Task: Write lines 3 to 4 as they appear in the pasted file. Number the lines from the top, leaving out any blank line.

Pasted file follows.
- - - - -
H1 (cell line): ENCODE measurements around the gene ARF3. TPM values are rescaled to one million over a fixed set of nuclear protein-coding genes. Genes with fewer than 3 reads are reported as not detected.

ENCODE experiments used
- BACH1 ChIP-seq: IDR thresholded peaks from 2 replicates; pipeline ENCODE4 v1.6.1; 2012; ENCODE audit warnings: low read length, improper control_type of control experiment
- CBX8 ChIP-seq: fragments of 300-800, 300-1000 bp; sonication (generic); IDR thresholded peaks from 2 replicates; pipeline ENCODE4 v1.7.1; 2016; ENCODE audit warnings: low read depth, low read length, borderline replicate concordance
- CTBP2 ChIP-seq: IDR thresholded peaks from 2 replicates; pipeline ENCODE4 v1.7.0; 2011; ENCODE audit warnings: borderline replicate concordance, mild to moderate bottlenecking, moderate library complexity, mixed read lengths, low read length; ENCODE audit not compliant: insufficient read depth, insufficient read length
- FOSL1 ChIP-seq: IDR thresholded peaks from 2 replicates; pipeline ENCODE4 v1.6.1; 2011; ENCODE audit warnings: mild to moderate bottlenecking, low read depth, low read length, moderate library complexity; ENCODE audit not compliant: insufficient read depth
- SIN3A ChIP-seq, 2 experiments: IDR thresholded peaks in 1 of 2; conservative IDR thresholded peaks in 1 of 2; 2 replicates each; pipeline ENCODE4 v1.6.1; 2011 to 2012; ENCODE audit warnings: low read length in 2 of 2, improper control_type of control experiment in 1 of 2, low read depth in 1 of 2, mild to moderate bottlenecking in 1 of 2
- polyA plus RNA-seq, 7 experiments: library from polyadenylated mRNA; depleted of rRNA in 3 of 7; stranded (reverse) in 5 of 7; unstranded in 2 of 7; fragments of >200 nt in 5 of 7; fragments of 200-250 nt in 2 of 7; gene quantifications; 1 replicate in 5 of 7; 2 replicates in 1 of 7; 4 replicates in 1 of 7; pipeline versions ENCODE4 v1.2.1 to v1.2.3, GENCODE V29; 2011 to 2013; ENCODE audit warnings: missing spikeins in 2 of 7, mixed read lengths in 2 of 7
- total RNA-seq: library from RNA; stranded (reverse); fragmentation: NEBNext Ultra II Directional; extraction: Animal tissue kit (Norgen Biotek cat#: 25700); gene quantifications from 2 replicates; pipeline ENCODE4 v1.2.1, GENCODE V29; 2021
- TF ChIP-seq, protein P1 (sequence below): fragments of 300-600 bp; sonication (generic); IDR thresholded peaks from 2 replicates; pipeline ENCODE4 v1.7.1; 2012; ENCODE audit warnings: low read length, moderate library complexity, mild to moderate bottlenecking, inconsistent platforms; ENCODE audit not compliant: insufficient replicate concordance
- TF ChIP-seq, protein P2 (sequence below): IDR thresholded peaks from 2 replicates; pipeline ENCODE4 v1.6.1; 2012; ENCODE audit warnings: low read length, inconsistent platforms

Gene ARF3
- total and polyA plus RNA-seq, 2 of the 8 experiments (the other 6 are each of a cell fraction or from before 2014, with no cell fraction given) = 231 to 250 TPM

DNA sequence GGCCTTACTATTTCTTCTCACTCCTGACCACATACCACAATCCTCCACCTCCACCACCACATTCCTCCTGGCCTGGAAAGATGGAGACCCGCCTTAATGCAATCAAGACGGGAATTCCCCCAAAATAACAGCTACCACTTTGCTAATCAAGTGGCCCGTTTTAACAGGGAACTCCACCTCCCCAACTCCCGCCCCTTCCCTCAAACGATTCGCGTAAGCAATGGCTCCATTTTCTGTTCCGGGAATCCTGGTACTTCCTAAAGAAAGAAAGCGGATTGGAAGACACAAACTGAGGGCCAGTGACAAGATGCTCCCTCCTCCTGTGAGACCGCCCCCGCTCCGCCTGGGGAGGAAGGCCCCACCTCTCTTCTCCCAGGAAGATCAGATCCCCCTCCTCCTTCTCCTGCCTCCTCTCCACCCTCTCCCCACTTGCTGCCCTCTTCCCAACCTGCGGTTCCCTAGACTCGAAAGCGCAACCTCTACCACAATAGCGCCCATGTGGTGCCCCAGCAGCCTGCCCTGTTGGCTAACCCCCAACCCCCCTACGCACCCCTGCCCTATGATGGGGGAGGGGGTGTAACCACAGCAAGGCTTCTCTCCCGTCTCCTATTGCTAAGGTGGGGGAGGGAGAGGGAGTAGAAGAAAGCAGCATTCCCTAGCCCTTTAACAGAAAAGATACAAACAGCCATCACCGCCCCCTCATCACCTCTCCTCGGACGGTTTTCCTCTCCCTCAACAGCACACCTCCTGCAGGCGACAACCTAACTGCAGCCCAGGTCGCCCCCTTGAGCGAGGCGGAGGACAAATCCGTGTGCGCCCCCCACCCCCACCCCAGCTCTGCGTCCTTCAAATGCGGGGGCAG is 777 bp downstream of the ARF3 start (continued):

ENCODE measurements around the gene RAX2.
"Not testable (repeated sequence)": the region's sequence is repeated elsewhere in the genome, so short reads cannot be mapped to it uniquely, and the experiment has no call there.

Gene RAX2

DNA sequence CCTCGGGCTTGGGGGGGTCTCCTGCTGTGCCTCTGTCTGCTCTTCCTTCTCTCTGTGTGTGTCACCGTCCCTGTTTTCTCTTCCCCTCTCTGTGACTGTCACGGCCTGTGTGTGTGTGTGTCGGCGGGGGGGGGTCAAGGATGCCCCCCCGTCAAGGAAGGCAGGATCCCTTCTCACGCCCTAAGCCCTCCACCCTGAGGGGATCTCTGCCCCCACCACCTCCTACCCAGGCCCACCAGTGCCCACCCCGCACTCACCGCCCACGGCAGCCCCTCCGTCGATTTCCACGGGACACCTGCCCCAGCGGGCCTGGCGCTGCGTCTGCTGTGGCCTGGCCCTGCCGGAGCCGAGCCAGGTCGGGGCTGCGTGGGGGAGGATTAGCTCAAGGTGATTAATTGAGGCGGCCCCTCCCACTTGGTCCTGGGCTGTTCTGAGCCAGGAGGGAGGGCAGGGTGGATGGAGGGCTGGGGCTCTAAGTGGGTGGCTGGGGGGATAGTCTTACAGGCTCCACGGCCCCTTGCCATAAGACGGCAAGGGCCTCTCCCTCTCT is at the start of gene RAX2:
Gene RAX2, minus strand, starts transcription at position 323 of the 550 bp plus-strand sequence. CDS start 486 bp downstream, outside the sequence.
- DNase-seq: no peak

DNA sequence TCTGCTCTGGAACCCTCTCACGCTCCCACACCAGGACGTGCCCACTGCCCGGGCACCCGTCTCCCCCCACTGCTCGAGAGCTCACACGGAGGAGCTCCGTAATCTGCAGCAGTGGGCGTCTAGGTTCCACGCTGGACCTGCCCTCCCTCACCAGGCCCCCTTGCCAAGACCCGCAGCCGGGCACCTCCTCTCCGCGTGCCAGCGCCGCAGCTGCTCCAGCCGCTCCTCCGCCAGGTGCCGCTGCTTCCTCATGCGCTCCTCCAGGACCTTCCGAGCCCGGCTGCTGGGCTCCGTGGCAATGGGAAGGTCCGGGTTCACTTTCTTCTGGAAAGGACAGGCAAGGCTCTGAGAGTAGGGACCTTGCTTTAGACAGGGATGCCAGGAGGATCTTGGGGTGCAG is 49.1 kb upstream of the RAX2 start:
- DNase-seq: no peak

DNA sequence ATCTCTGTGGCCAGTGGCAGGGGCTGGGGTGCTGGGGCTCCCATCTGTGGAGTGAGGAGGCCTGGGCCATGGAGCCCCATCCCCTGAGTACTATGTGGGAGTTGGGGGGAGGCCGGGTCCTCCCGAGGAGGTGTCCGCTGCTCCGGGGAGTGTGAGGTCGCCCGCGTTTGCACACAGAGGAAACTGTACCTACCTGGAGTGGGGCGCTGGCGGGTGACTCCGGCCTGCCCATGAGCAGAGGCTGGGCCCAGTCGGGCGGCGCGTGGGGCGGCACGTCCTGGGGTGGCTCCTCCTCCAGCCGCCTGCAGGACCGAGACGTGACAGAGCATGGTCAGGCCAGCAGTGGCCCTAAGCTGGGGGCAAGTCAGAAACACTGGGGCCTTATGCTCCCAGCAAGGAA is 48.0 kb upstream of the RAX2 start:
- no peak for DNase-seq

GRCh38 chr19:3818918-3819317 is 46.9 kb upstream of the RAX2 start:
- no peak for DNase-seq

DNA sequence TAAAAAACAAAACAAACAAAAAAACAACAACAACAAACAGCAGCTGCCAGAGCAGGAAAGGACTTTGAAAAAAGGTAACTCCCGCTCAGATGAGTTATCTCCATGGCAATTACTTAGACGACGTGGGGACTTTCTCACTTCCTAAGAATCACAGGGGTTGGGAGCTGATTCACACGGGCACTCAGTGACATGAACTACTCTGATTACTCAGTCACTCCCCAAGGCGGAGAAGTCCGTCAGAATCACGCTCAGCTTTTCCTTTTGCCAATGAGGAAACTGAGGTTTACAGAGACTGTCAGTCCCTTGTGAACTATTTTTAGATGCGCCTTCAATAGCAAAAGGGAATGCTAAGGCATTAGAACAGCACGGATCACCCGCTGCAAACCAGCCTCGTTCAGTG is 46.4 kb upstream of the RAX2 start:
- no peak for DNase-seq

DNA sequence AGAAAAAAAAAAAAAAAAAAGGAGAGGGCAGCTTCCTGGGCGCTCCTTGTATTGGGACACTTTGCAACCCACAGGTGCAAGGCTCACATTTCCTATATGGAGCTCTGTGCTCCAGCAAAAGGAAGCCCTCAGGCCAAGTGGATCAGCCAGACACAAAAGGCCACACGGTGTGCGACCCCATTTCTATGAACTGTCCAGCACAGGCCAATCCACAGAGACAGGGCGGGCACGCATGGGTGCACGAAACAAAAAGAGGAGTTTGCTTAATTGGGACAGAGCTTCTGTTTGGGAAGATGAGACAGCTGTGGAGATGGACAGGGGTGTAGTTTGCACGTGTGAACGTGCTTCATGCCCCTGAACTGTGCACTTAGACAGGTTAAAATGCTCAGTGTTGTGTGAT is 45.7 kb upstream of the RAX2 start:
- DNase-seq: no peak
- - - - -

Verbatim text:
- BACH1 ChIP-seq: IDR thresholded peaks from 2 replicates; pipeline ENCODE4 v1.6.1; 2012; ENCODE audit warnings: low read length, improper control_type of control experiment
- CBX8 ChIP-seq: fragments of 300-800, 300-1000 bp; sonication (generic); IDR thresholded peaks from 2 replicates; pipeline ENCODE4 v1.7.1; 2016; ENCODE audit warnings: low read depth, low read length, borderline replicate concordance